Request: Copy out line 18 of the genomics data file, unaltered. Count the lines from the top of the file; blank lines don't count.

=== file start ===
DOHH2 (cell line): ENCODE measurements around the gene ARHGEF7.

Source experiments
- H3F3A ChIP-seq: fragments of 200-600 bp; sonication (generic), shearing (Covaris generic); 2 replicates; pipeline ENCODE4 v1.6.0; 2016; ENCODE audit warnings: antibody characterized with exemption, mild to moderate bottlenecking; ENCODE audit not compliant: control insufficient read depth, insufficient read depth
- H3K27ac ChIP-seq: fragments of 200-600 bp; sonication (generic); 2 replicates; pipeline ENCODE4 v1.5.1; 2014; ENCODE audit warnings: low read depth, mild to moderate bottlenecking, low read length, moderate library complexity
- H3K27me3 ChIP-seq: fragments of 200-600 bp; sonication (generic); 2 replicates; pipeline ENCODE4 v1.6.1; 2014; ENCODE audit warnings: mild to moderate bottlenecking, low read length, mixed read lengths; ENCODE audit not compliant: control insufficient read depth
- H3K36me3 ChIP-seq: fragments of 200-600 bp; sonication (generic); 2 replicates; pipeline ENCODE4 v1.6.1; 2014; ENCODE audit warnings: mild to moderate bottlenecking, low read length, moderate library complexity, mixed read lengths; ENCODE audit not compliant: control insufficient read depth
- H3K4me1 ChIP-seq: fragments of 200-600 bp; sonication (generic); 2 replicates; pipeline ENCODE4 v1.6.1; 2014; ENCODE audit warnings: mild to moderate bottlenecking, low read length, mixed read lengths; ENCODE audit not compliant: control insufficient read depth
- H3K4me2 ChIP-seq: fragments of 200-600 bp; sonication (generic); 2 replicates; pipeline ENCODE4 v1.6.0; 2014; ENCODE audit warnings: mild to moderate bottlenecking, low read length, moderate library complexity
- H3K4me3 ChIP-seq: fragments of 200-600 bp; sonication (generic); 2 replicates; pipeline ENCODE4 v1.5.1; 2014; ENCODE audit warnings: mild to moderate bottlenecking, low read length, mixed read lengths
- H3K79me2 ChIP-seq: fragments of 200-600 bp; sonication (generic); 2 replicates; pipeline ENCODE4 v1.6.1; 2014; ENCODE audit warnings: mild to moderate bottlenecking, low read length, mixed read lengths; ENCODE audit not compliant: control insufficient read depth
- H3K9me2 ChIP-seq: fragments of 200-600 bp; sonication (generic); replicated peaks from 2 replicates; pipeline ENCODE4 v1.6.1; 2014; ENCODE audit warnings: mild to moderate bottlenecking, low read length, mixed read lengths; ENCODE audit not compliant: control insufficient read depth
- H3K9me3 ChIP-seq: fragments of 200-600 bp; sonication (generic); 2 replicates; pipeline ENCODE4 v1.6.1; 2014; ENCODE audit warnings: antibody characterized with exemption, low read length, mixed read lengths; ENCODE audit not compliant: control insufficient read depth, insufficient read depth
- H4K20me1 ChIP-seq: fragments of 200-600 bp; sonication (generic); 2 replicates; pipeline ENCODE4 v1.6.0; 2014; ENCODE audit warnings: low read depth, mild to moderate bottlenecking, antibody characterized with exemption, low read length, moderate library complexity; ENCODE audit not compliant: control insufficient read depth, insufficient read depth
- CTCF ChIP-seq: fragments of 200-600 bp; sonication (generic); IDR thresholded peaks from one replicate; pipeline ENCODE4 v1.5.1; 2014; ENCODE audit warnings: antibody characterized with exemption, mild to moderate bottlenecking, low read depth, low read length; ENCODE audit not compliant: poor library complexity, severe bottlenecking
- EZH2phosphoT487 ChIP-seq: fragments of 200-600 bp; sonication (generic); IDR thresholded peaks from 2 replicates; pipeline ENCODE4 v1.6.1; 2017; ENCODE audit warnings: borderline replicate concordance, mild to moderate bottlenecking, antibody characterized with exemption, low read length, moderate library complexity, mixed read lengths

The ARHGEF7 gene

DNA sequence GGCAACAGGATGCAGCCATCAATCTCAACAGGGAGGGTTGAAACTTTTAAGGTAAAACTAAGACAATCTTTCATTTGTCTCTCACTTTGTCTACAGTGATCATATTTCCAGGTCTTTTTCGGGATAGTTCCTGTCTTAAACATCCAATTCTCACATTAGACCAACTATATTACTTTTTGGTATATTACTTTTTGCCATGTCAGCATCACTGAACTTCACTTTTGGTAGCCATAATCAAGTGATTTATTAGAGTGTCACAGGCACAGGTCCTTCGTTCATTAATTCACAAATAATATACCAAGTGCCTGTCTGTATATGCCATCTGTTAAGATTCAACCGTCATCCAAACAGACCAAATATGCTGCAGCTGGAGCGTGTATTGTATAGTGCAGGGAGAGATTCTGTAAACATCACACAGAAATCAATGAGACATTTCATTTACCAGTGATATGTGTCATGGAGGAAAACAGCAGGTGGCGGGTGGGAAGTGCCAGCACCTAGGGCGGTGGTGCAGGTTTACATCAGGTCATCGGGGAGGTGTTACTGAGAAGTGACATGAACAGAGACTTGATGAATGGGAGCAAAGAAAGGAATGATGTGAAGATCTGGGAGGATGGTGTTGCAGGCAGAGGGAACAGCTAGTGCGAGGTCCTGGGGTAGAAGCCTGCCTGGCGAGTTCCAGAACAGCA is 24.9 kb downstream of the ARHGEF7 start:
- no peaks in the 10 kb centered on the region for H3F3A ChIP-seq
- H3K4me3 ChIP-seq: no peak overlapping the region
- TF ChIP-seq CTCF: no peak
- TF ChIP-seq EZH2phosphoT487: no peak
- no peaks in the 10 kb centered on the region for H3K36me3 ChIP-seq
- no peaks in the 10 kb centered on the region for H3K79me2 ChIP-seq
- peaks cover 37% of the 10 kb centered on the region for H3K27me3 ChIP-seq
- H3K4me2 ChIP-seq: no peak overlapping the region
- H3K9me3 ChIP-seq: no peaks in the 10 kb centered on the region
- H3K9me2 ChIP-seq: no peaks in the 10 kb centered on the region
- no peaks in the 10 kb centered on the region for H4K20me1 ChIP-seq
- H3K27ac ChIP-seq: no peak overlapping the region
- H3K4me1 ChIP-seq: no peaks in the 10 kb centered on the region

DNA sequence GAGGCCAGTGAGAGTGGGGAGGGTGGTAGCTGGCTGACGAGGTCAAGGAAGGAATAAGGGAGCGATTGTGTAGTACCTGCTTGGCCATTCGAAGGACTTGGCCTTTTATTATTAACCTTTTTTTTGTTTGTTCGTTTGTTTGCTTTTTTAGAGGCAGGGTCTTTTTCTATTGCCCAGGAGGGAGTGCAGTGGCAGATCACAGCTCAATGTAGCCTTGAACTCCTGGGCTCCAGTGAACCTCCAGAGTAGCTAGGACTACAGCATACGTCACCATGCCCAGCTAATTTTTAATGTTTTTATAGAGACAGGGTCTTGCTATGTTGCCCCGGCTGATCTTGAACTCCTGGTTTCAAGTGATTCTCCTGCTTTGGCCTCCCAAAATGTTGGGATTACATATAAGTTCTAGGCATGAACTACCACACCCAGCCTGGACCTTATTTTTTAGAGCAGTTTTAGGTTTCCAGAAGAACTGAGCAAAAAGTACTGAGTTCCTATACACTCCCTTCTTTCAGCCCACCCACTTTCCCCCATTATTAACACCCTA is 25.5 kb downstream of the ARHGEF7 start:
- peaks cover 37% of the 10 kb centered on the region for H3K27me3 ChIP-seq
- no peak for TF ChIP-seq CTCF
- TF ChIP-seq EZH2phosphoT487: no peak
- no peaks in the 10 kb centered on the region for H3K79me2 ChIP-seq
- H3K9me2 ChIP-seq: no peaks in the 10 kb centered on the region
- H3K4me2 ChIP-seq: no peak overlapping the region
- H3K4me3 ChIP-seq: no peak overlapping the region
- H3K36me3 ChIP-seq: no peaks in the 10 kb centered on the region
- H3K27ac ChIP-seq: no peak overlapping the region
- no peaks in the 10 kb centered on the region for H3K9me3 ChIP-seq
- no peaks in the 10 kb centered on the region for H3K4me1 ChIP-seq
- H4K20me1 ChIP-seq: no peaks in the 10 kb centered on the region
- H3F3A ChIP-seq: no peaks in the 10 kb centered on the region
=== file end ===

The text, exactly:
- no peaks in the 10 kb centered on the region for H3F3A ChIP-seq